Crustal structure in Ethiopia and Kenya from receiver function analysis: Implications for rift development in eastern Africa


Crustal structure in Kenya and Ethiopia has been investigated using receiver function analysis of broadband seismic data to determine the extent to which the Cenozoic rifting and magmatism has modified the thickness and composition of the Proterozoic crust in which the East African rift system developed. Data for this study come from broadband seismic experiments conducted in Ethiopia between 2000 and 2002 and in Kenya between 2001 and 2002. Two methods have been used to analyze the receiver functions, the H-k method, and direct stacks of the waveforms, yielding consistent results. Crustal thickness to the east of the Kenya rift varies between 39 and 42 km, and Poisson's ratios for the crust vary between 0.24 and 0.27. To the west of the Kenya rift, Moho depths vary between 37 and 38 km, and Poisson's ratios vary between 0.24 and 0.27. These findings support previous studies showing that crust away from the Kenya rift has not been modified extensively by Cenozoic rifting and magmatism. Beneath the Ethiopian Plateau on either side of the Main Ethiopian Rift, crustal thickness ranges from 33 to 44 km, and Poisson's ratios vary from 0.23 to 0.28. Within the Main Ethiopian Rift, Moho depths vary from 27 to 38 km, and Poisson's ratios range from 0.27 to 0.35. A crustal thickness of 25 km and a Poisson's ratio of 0.36 were obtained for a single station in the Afar Depression. These results indicate that the crust beneath the Ethiopian Plateau has not been modified significantly by the Cenozoic rifting and magmatism, even though up to a few kilometers of flood basalts have been added, and that the crust beneath the rifted regions in Ethiopia has been thinned in many places and extensively modified by the addition of mafic rock. The latter finding is consistent with models for rift evolution, suggesting that magmatic segments with the Main Ethiopian Rift, characterized by dike intrusion and Quaternary volcanism, act now as the locus of extension rather than the rift border faults. Copyright © 2005 by the American Geophysical Union.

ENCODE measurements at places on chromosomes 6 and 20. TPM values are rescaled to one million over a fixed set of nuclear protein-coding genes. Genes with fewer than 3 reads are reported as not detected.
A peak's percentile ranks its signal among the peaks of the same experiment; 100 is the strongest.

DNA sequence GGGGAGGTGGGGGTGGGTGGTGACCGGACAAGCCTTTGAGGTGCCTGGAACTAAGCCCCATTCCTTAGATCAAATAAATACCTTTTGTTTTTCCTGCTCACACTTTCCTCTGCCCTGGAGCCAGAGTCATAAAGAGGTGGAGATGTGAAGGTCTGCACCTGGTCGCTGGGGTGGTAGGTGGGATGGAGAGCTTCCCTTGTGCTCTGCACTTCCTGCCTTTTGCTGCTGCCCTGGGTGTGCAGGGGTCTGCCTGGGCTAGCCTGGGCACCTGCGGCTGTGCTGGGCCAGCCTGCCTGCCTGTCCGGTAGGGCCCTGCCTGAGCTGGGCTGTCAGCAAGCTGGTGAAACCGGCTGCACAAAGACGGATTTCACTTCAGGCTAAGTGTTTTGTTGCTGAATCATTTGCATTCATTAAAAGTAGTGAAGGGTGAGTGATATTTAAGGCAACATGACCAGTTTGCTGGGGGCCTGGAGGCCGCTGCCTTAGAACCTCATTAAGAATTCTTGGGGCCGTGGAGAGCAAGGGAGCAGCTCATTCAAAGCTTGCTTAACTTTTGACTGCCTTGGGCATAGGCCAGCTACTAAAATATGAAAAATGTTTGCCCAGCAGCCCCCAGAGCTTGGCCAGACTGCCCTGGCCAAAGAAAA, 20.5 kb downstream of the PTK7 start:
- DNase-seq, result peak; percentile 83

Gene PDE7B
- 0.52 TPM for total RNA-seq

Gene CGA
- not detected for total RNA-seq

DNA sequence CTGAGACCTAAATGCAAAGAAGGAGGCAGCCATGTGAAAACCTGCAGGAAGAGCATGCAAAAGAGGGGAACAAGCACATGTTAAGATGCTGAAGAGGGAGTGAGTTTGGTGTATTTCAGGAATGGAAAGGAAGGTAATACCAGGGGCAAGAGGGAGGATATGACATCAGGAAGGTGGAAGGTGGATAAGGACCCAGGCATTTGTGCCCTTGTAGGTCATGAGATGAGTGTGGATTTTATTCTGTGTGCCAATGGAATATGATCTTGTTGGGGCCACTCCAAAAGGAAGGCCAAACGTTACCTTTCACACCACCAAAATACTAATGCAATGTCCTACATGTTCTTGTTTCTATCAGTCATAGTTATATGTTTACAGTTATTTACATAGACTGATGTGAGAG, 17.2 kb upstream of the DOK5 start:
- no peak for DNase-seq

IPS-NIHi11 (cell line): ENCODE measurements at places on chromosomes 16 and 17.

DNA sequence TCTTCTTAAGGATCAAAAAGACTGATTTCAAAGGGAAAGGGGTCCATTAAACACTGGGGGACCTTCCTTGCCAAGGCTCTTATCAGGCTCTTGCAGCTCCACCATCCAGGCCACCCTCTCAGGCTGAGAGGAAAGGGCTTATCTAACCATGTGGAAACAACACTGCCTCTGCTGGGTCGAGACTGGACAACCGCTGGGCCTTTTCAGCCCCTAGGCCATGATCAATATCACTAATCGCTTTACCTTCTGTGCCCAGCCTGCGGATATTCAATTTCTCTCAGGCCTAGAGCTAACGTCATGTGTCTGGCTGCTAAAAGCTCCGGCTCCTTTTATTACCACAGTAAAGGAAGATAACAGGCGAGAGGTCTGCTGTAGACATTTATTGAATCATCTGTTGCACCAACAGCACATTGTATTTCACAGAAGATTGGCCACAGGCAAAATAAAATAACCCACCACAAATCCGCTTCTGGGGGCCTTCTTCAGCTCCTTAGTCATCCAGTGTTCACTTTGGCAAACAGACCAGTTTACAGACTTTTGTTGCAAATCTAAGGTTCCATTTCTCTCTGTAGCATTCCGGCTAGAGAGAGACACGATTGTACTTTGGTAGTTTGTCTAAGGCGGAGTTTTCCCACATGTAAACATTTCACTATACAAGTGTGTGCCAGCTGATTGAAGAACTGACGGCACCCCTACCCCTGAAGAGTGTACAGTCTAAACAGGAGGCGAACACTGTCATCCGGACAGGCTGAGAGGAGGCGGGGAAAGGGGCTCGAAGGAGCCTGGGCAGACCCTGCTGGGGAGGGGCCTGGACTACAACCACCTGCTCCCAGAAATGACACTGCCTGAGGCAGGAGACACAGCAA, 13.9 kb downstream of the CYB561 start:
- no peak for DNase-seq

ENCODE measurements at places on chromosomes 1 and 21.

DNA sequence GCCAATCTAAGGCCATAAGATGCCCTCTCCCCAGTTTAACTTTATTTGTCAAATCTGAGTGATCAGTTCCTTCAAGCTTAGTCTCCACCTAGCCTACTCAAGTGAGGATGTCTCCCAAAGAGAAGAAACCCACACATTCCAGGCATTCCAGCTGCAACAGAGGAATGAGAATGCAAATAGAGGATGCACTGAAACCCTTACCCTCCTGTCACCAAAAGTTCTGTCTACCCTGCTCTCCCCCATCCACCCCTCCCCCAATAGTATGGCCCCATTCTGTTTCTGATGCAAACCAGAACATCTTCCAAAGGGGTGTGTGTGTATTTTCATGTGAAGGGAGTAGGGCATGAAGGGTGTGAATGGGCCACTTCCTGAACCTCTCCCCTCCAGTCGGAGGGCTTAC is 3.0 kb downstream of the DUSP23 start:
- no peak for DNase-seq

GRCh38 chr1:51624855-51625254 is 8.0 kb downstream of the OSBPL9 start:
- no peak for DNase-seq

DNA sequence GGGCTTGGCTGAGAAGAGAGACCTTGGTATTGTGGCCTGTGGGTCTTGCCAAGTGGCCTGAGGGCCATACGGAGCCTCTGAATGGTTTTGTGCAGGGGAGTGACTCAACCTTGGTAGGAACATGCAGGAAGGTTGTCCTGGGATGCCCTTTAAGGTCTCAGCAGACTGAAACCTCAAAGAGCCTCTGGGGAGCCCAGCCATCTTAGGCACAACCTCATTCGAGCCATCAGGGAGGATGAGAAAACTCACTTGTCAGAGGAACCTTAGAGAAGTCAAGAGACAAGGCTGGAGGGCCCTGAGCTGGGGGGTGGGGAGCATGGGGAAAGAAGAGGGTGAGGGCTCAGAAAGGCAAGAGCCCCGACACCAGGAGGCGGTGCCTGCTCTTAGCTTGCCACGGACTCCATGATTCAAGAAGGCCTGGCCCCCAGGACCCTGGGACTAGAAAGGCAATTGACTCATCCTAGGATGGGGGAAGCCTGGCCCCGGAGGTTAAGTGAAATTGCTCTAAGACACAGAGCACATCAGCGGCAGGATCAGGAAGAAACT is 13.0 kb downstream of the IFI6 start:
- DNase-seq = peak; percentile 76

Publication Title

Journal of Geophysical Research: Solid Earth